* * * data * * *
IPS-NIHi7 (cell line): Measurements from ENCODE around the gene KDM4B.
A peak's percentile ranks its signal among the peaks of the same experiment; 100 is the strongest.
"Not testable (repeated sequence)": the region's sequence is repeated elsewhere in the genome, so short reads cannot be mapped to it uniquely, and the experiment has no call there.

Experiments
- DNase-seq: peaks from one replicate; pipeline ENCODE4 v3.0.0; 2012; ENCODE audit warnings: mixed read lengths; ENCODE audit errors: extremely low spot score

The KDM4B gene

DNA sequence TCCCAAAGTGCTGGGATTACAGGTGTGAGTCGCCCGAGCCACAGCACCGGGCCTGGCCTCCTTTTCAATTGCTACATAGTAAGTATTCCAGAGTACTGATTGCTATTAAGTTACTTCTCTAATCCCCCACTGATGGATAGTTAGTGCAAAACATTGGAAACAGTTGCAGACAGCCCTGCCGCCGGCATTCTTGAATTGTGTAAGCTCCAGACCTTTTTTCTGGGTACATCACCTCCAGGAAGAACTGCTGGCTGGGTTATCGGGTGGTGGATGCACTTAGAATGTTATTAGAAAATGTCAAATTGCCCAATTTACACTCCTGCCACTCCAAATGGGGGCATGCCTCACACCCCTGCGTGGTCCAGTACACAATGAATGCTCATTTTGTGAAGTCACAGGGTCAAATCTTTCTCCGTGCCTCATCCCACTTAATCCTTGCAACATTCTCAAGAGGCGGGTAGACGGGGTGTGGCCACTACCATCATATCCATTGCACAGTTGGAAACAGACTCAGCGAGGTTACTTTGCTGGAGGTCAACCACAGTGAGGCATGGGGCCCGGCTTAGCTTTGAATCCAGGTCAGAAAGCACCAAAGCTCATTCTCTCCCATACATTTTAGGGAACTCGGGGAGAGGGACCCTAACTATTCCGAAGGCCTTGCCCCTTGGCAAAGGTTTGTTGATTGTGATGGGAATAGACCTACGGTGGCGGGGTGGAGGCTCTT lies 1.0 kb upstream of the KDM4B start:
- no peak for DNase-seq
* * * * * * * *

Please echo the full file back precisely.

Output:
IPS-NIHi7 (cell line): Measurements from ENCODE around the gene KDM4B.
A peak's percentile ranks its signal among the peaks of the same experiment; 100 is the strongest.
"Not testable (repeated sequence)": the region's sequence is repeated elsewhere in the genome, so short reads cannot be mapped to it uniquely, and the experiment has no call there.

Experiments
- DNase-seq: peaks from one replicate; pipeline ENCODE4 v3.0.0; 2012; ENCODE audit warnings: mixed read lengths; ENCODE audit errors: extremely low spot score

The KDM4B gene

DNA sequence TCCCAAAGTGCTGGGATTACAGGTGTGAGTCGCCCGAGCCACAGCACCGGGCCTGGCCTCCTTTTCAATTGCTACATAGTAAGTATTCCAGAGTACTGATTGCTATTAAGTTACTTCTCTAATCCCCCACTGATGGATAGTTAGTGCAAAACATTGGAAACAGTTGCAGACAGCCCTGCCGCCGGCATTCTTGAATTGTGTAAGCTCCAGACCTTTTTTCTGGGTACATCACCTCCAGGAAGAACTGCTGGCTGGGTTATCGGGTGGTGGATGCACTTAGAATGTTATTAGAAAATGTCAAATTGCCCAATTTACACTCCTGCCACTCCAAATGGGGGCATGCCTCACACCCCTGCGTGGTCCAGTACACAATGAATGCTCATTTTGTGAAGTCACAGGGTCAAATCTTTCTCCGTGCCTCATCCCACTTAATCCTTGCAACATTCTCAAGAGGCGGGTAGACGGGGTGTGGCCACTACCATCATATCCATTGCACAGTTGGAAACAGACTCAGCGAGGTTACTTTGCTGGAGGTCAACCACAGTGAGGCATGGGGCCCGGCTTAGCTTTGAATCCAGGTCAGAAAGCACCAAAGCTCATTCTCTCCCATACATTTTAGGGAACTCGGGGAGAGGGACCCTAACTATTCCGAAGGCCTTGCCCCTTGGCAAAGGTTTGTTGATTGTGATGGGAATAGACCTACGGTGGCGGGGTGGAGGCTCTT lies 1.0 kb upstream of the KDM4B start:
- no peak for DNase-seq